NEW ORLEANS (AP) — The Latest on flooding in Mississippi and Louisiana (all times local):
As floodwaters rise, the Louisiana National Guard says members of two engineer companies have helped transform a riverside sidewalk into a temporary levee along the Ouachita (WAH-shih-tah) River in Monroe.
The river in northeast Louisiana is rising after widespread downpours. The half-mile of concrete slab sidewalk is mounted on hinges and can be flipped on edge and braced with metal pipes to form a 6-foot-high emergency levee.
The guard said in a statement Monday that more than 15 members helped the Tensas (TEN-saw) Levee Basin District erect the slabs on Sunday.
Levee district operations superintendent Tracy Hilburn says it's been in place since the mid-1970s. He says it ties into permanent floodwalls when it's needed. At other times, it allows a view of the river from the Ouachita Parish courthouse.
Flood waters have caused some roads in a south Mississippi county to collapse.
Walthall County Emergency Manager Roland Vandenweghe says the flooding closed about 20 roads on Sunday and portions of at least three roads have collapsed since.
Dillon Hill Road was the most recent road in Walthall County to collapse. Vandenweghe said the flood water "washed out everything," and left a 15-foot deep, 7-foot wide hole in a portion of the road in Tylertown. He said at least two other roads are in similar condition.
Mississippi and Louisiana officials say flooding on the Pearl River may come a day later than expected.
Hancock County Emergency Management Agency Director Brian Adam in Mississippi says flooding on the river that forms the southern end of the state line may not come until late Tuesday or early Wednesday.
Adam says the National Weather Service office in Slidell, Louisiana, has pushed back the time of the river's crest.
He says the weather service told him to prepare for 5 to 7 feet of water. He said this could mean some 100 to 200 homes in Pearlington will take on water.
Forecaster Phil Grigsby says the east side of Slidell, Louisiana, is also threatened at the same time.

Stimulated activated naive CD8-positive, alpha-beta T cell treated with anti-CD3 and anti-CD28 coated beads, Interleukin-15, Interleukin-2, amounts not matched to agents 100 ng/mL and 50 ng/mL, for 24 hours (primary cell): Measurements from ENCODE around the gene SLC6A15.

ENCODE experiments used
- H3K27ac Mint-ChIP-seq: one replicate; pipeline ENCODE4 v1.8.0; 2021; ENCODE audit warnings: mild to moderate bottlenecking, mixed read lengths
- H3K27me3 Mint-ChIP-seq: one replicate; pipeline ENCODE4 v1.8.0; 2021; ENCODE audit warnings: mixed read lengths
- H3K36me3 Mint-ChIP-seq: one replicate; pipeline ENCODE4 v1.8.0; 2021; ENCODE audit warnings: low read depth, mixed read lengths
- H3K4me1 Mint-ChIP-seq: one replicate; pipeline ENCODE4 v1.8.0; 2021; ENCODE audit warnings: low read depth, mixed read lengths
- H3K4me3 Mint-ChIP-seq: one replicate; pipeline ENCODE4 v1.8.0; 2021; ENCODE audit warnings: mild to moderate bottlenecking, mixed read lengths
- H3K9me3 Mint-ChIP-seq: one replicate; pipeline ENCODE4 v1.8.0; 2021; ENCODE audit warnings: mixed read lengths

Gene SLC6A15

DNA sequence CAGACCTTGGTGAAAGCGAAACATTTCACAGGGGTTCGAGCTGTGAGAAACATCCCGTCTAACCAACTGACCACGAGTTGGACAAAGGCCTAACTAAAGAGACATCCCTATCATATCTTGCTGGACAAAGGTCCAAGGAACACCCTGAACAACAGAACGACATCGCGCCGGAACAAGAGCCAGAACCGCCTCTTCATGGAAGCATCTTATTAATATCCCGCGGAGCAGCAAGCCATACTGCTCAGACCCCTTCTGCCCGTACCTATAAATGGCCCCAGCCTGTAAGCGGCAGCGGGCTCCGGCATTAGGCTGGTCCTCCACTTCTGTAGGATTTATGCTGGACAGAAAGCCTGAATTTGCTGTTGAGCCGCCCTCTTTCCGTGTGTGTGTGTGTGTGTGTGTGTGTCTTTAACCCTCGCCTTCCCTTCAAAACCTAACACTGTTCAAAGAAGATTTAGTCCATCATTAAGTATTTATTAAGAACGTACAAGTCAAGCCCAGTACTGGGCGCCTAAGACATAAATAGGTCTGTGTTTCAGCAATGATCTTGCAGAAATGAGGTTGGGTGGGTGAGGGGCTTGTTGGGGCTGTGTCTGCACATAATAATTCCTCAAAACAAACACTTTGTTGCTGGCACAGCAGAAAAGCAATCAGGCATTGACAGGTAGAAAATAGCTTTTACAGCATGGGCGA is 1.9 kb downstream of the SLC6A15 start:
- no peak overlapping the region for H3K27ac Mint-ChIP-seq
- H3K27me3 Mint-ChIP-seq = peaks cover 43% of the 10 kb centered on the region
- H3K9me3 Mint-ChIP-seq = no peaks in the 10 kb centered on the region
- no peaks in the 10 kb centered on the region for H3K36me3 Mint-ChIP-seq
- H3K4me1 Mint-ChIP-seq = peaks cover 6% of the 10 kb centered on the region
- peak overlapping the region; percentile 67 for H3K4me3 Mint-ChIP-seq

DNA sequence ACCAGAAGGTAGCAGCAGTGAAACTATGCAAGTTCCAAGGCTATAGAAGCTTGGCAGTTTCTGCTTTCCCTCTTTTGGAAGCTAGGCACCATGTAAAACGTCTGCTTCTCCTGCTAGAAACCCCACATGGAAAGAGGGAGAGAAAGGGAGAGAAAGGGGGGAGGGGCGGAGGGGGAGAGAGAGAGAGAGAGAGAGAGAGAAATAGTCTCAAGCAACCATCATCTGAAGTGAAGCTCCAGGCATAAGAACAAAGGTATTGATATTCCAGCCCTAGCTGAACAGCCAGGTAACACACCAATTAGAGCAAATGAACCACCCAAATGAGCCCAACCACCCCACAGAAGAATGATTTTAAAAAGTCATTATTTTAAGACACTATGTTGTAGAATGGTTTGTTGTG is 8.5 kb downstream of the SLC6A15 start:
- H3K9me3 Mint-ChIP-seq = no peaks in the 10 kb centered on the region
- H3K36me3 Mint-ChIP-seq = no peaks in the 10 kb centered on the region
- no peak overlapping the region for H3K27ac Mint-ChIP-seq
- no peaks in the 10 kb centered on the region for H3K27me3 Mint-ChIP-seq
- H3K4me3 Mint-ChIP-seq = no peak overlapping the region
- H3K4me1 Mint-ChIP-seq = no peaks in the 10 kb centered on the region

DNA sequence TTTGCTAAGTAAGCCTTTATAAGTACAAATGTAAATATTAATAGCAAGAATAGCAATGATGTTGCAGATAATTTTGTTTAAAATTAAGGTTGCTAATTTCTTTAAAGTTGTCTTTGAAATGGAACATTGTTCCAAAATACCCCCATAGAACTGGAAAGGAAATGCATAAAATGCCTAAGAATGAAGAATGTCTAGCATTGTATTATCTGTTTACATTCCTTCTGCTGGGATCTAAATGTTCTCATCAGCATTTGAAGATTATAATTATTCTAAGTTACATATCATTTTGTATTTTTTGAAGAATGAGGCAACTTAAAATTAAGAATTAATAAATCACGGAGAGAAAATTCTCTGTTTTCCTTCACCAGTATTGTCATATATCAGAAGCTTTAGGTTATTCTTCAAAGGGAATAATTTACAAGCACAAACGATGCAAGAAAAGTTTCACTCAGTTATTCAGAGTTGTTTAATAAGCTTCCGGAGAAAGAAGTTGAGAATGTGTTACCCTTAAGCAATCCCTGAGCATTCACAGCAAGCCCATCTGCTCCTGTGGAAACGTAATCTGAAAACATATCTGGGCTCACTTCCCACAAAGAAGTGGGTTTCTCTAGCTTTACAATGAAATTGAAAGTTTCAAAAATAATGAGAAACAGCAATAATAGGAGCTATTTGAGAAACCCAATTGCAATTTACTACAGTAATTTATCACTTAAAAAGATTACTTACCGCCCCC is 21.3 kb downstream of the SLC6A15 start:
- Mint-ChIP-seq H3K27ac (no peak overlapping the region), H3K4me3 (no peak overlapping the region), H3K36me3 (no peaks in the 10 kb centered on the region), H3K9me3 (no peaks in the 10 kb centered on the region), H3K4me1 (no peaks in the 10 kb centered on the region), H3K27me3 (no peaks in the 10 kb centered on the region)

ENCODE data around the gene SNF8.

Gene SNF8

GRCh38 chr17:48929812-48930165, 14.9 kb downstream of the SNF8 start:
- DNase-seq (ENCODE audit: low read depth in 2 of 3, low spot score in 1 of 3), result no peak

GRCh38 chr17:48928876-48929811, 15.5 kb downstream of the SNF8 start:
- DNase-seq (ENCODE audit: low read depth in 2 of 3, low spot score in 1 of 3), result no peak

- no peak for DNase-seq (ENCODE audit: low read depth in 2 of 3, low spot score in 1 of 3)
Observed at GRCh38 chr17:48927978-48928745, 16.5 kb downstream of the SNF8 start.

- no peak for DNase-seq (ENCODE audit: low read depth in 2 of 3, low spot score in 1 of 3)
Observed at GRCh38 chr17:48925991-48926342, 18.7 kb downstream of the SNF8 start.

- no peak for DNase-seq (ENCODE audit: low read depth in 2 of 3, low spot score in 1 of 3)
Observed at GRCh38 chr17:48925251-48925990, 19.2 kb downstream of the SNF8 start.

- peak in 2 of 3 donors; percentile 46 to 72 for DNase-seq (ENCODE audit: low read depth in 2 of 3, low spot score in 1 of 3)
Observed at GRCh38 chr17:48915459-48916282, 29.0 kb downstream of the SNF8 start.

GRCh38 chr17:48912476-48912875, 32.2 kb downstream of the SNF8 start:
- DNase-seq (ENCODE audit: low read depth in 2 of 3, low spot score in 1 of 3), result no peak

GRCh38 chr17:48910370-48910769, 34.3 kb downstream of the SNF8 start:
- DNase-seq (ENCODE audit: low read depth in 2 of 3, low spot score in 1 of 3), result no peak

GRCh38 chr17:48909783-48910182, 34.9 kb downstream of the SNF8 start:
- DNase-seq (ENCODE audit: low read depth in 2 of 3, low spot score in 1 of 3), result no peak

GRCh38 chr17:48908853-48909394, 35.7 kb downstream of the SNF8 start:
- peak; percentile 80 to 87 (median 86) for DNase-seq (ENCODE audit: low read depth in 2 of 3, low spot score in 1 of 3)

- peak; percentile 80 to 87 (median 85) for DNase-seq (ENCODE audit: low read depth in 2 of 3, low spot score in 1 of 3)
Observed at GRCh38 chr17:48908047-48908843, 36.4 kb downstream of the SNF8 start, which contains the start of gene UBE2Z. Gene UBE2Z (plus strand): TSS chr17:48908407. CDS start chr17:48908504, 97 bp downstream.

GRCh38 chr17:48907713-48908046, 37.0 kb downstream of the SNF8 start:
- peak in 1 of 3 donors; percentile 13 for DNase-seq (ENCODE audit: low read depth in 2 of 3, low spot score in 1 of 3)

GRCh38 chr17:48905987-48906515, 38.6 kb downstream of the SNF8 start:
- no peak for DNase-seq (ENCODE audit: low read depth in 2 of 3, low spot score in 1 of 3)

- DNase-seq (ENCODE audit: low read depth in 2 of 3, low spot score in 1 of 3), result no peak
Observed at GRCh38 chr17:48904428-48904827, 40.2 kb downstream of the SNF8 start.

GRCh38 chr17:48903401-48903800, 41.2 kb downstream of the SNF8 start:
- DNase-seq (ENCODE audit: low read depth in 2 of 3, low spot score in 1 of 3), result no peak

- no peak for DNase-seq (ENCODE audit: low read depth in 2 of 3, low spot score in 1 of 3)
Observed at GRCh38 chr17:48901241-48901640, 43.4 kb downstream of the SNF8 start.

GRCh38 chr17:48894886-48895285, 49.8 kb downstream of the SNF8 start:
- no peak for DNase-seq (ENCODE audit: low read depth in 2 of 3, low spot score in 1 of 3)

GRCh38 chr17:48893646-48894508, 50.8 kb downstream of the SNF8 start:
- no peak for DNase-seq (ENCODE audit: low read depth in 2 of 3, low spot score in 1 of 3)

Water covered several roads Monday in the town of Pearl River.
The water has started to recede from the flooded subdivisions in Bossier City in northern Louisiana.
National Weather Service forecaster C.S. Ross in Shreveport says it will take at least a week before home owners will be able to get back to their homes and assess the damage.
In the eastern part of Bossier Parish near Haughton, Ross says the water should drain from the Tall Timbers subdivision by Monday afternoon.
A six-mile section of U.S. Highway 71 from Bossier Parish into Red River Parish is flooded.
Ross says Red Chute Bayou on the east side of Bossier City did not top the levee as feared. He says there was some seepage, but not enough to reach 3,500 homes.
Emergency officials in Louisiana and Mississippi are watching the rise of the Pearl River which divides the two states.
The National Weather Service predicts the Pearl could reach 21 feet by Monday afternoon — the height of the 1983 flood. This could mean 100 to 200 homes will take on water around Pearlington, Mississippi.
Hancock County Emergency Management Agency Director Brian Adam says flooding will extend to Mississippi 604.
In Louisiana, St. Tammany Parish officials say the town of Pearl River in the eastern part of the parish is already seeing some flooding in one neighborhood.
Farther to the south, official are warning residents in eastern Slidell to be vigilant about rising water Monday.
Widespread flooding in Louisiana and Mississippi has damaged thousands of homes, and the risk of rising water prompted additional evacuations Sunday.
At least four deaths have been reported in Louisiana amid the flooding that began last week, and the National Guard has rescued nearly 3,300 residents. Two fishermen have been missing for days in Mississippi.
Flood warnings were in effect across the region as many rivers remained dangerously high. Also of concern was another line of thunderstorms that hit parts of Oklahoma, Arkansas, northern Louisiana and northern Mississippi on Sunday night, bringing more rain and reports of tornadoes in Arkansas.